Open Letter: We’re Stepping Up
Join Us for a Day to Halt This Climate Crisis
Naomi Klein, Bill McGKibben, and others
On 20 September [through to September 27], at the request of the young people who have been staging school strikes around the world, we’re walking out of our workplaces and homes to spend the day demanding action on the climate crisis, the greatest existential threat that all of us face. It’s a one-day climate strike, if you will – and it will not be the last. This is going to be the beginning of a week of action all over the world. And we hope to make it a turning point in history.
We hope others will join us: that people will leave their offices, their farms, their factories; that candidates will step off the campaign trail and football stars will leave the pitch; that movie actors will scrub off their makeup and teachers lay down their chalk; that cooks will close their restaurants and bring meals to protests; that pensioners too will break their daily routines and join together in sending the one message our leaders must hear: day by day, a business as usual approach is destroying the chance for a healthy, safe future on our planet.
We are well aware that, by itself, this strike and a week of international climate action won’t change the course of events. The good news is that we have the technologies we need – the price of a solar panel has plunged 90% in the past decade. And we know the policies to make them work: all across the planet some version of a Green New Deal has been proposed, laws that would speedily replace fossil fuels with the power of sun and wind, along the way providing good jobs and stabilising strong local economies. We salute the people – many of them young – working hard to pass those measures against the entrenched opposition of the fossil fuel industry.
The September day of global action is designed to support those people. We hope all kinds of environmental, public health, social justice and development groups will join in, but our greatest hope is simply to show that those working on this crisis have the backing of millions of human beings who harbour a growing dread about our environmental plight but who have so far stayed mostly on the sidelines. It may take a few attempts to get those kind of numbers in the streets, but we don’t have too long: our window for effective climate action is closing fast.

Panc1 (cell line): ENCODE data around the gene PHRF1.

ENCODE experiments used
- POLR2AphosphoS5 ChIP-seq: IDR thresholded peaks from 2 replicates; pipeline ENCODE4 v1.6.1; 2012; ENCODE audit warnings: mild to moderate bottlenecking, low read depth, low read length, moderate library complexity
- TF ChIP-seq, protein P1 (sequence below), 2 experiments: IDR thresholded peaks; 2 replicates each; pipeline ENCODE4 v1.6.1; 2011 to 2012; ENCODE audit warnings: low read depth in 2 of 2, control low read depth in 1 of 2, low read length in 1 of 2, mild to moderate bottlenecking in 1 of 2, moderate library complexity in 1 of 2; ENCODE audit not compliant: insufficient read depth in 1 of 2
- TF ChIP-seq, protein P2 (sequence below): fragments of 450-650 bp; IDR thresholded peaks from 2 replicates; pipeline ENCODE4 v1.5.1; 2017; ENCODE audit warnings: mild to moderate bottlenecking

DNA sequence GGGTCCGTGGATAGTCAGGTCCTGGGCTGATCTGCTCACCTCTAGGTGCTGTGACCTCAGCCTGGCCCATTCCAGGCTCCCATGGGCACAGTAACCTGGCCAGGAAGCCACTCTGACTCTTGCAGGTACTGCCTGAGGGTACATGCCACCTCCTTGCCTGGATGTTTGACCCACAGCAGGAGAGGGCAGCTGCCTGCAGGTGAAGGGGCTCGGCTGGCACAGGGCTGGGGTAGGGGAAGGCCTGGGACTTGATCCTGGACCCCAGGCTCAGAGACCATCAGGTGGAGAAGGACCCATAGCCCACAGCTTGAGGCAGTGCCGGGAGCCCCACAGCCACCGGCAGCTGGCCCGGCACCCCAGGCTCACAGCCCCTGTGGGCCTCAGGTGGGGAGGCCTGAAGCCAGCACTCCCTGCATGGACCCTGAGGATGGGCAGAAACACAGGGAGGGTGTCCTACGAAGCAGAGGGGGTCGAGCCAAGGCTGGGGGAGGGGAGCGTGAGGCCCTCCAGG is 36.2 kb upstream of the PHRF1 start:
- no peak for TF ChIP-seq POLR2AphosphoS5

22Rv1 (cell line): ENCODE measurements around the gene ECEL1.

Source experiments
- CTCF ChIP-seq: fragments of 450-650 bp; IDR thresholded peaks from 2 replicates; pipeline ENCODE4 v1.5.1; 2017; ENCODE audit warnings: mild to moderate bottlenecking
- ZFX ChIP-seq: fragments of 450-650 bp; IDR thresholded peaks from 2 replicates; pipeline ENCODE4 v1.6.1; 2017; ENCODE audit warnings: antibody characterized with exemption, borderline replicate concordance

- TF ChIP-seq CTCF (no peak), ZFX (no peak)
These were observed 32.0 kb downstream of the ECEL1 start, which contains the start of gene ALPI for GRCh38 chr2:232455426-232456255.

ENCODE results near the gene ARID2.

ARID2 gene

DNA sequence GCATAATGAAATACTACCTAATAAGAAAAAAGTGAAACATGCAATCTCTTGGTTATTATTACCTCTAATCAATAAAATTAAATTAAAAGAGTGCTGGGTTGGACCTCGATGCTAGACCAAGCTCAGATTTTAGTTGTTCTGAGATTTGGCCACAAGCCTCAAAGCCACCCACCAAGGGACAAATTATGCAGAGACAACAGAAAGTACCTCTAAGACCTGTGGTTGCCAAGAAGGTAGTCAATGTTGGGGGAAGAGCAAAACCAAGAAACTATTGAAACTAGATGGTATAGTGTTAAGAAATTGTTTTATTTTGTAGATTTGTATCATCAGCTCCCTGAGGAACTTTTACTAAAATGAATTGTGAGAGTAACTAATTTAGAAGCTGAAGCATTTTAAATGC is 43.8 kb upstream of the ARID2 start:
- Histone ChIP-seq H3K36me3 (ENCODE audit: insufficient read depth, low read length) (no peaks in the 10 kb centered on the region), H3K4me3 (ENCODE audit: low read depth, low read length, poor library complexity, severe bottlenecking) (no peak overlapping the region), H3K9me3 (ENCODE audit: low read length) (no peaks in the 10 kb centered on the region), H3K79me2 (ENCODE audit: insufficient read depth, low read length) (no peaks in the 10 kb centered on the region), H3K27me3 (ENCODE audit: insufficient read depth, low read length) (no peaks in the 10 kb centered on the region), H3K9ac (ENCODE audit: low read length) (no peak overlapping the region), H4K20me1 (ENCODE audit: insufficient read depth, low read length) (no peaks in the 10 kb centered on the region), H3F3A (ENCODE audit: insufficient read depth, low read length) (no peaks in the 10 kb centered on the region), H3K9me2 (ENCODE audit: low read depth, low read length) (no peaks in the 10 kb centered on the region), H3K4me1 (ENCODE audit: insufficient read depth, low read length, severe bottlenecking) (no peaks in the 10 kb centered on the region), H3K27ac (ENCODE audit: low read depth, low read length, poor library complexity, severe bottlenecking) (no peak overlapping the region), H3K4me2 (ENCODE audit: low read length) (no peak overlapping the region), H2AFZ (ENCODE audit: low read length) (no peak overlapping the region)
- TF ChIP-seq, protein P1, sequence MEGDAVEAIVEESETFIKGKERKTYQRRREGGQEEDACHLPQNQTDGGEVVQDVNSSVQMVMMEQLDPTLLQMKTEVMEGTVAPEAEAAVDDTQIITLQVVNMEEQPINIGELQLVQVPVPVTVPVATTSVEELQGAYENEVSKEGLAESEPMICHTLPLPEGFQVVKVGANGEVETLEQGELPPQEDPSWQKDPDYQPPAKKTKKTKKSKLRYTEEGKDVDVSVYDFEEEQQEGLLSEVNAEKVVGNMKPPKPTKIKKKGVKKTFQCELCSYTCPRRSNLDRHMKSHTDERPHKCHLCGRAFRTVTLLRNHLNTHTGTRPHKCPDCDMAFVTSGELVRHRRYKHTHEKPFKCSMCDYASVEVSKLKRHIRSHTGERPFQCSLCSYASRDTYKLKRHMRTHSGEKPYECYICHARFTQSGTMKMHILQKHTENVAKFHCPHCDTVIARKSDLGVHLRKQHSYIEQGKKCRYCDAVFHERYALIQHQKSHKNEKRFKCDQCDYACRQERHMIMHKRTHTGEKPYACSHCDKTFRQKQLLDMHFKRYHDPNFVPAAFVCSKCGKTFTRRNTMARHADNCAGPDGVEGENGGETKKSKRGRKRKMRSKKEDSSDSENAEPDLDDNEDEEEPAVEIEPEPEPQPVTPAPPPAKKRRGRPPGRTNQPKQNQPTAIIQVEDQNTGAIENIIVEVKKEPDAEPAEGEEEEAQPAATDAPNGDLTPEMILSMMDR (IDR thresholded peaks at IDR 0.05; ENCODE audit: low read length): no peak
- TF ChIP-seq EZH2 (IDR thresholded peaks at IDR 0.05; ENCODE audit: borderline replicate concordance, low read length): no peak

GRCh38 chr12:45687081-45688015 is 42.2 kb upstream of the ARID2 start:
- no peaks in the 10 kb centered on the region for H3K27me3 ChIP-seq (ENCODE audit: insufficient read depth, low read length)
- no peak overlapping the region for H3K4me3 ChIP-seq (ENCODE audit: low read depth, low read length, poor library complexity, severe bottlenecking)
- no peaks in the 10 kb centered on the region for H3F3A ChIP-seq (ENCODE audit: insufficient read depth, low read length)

We know not everyone can join us. On a grossly unequal planet, some people literally can’t do without a single day’s pay, or they work for bosses who would fire them if they dared try. And some jobs simply can’t stop: emergency room doctors should keep at their tasks. But many of us can put off for 24 hours our usual day to day routine, confident it will be there when we return. We hope some people will spend the day in protest: against new pipelines, or the banks that fund them; against the oil companies and the politicians that spread their lies. We hope others will spend the day putting insulation in the walls of their neighbours’ homes, or building cycle paths. We hope everyone will take at least a few minutes in a city park or a farm field or on the roof of their apartment to simply soak in the beauty of the world it’s our privilege to protect.
Obviously this is a lot to ask. A day in the life of the world is a big deal, and all of us are used to our routines. But we’re not comfortable letting schoolchildren carry all the weight here – they need our backing. And disrupting our normal lives seems key – it’s normal life that is doing us in, the fact that we rise each morning and do pretty much the same things we did the day before, even amid an unfolding crisis.
We are the people who happen to be alive at the moment when our choices will determine the future for tens of thousands of years: how high the seas will rise, how far the deserts will spread, how fast the forests will burn. Part of our work must be to protect that future. •
Margaret Atwood, Geneviève Azam, Tom Ballard, Fadel Barro, Nnimmo Bassey, May Boeve, Patrick Bond, Mike Brune, Nicola Bullard, Sharan Burrow, Valérie Cabanes, Rachel Carmona, Dr Craig Challen, Noam Chomsky, Maxime Combes, Thomas Coutrot, Cyril Dion, Tasneem Essop, Christiana Figueres, Prof Tim Flannery, Nancy Fraser, KC Golden, Tom BK Goldtooth, Maggie Gyllenhaal, Dr John Hewson, John Holloway, Prof Lesley Hughes, Tomás Insua, Satvir Kaur, Barbara Kingsolver, Winona LaDuke, Jenni Laiti, Bruno Latour, Annie Leonard, Michael Mann, Gina McCarthy, Heather McGhee, Luca Mercalli, Moema Miranda, Jennifer Morgan, Tadzio Müller, Kumi Naidoo, Mohamed Nasheed, Carlo Petrini, Dr Anne Poelina, Mark Ruffalo, Peter Sarsgaard, Dr Vandana Shiva, Rebecca Solnit, Gus Speth, Prof Will Steffen, Tom Steyer, Chris Taylor, Terry Tempest-Williams, Aurélie Trouvé, Farhana Yamin, Lennox Yearwood.
The Guardian, May 24, 2019.
How Are Unions Around the World Responding to the Youth-Led Climate Strike Calls?
When Swedish middle-schooler and climate activist Greta Thunberg decided one year ago on August 20, 2018 to skip school and instead stand outside the Swedish Parliament with a sign reading simply, “School Strike for Climate,” few could have imagined that her action would help catalyze a dramatic expansion and intensification of global climate actions led by young people, and a new wave of mobilizations under banners like Fridays for Future, Youth for Climate” and “Youth Strike 4 Climate.”